There was news: burglaries of motor vehicles in the Heights are up 44 percent in one year, while it’s aggravated assaults that have climbed in that same period along the Washington Avenue corridor, up 40 percent. There were eye-openers: only one officer is available for daytime traffic enforcement in the Heights. (He’s good at it, writing 200 tickets in one week along Yale Street alone.) And there was compassion: Councilmember Ellen Cohen empathized that although Mayor An- Capt. Daryn Edwards, offered some nise Parker had pointed out a de- surprises Monday night at the crime cline in crime overall in Houston town hall in the Heights. just the week before, it didn’t mean much if “your house was broken Ever wonder what into that night or somebody held you up at gunpoint during the day. those police storefronts Then it becomes very personal.” are for? Find out. That was the broad sweep of PAGE 2A Monday night’s Town Hall on crime, hosted by Cohen at the request of the HPD to get their crime prevention messages out and to hear

see Town Hall • Page 8A

Citizen’s Patrol at front line of crime by Michael Sudhalter It’s an ordinary Monday afternoon in Shepherd Park Plaza, and a Citizen’s Patrol organizer is driving about 10 miles per hour, waving at friendly residents and occasionally stopping to say hello. “It shows our neighborhood that somebody is here,” said the organizer, a retired law enforcement professional who wished to remain anonymous. “We just ride and make people feel a little bit safer. Everybody knows us and knows we’re here to do the right thing.” There are about 20-22 Shepherd Park Plaza residents who volunteer as Citizen’s Patrol members. The program, which is coordinated through the Houston Police Department, serves as the eyes and A Shepherd Park Plaza Citizen’s Patrol member cruises the neighborears for law enforcement. All members must go through hood looking for suspicious activity. a training session with HPD Sgt. Frank Escobedo that are conducted the second Tuesday of every month at the HPD’s North Division station, 9455 W. Montgomery Road. Those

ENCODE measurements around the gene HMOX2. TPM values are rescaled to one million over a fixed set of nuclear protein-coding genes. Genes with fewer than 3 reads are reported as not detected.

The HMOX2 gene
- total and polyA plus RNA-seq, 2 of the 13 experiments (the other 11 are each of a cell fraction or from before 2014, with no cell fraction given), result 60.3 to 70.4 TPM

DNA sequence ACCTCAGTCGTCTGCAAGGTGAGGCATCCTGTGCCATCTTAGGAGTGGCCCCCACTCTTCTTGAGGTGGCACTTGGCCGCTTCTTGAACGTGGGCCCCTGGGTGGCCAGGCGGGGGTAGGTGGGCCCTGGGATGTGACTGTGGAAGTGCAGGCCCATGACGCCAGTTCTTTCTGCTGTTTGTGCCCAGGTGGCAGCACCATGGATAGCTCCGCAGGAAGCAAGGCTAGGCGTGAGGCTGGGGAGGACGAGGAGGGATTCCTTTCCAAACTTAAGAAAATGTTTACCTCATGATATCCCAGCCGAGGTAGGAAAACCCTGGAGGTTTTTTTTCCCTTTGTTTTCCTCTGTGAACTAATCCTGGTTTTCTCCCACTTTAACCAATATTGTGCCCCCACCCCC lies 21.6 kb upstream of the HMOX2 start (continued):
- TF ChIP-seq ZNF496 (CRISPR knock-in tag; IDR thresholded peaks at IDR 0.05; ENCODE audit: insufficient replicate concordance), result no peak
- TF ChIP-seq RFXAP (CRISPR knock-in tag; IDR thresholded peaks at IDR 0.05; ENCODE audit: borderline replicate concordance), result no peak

see Patrol • Page 8A

Project selects 77018 for free guns by Michael Sudhalter

solutions should include an involved community.” Waltrip PTA President Elizabeth Villarreal, who is also on the principal selection committee, was relieved. “I know that we are behind where we should be, yet when Apollo was brought into the equation, I knew I had not seen any data that suggests the Apollo program is performing as it was intended when it was implemented,” she said. “Knowing we are about